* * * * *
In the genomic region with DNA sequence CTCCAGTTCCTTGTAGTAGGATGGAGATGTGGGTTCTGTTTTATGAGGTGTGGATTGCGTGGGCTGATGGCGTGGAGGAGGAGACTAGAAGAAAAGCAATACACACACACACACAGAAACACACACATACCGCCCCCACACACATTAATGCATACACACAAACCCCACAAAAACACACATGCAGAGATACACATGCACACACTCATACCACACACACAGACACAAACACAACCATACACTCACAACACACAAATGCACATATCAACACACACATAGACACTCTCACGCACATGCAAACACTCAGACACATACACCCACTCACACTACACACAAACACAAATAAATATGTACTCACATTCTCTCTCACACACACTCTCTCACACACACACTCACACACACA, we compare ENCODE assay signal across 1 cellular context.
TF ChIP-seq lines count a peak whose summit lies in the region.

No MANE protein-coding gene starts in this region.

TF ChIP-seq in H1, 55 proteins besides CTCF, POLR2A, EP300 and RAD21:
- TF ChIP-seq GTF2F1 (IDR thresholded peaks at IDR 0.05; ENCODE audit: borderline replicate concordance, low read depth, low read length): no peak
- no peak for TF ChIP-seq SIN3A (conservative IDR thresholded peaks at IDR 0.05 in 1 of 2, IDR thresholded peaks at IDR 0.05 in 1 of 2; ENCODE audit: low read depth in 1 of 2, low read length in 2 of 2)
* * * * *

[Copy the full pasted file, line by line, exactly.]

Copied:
In the genomic region with DNA sequence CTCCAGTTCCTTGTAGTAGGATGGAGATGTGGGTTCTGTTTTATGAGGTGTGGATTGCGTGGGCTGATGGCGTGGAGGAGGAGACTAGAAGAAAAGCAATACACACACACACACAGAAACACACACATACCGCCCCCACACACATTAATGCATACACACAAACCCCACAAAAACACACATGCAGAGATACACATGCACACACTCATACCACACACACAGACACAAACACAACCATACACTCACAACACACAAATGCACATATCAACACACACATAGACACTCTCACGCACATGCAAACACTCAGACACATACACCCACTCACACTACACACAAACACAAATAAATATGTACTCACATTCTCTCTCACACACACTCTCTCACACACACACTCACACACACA, we compare ENCODE assay signal across 1 cellular context.
TF ChIP-seq lines count a peak whose summit lies in the region.

No MANE protein-coding gene starts in this region.

TF ChIP-seq in H1, 55 proteins besides CTCF, POLR2A, EP300 and RAD21:
- TF ChIP-seq GTF2F1 (IDR thresholded peaks at IDR 0.05; ENCODE audit: borderline replicate concordance, low read depth, low read length): no peak
- no peak for TF ChIP-seq SIN3A (conservative IDR thresholded peaks at IDR 0.05 in 1 of 2, IDR thresholded peaks at IDR 0.05 in 1 of 2; ENCODE audit: low read depth in 1 of 2, low read length in 2 of 2)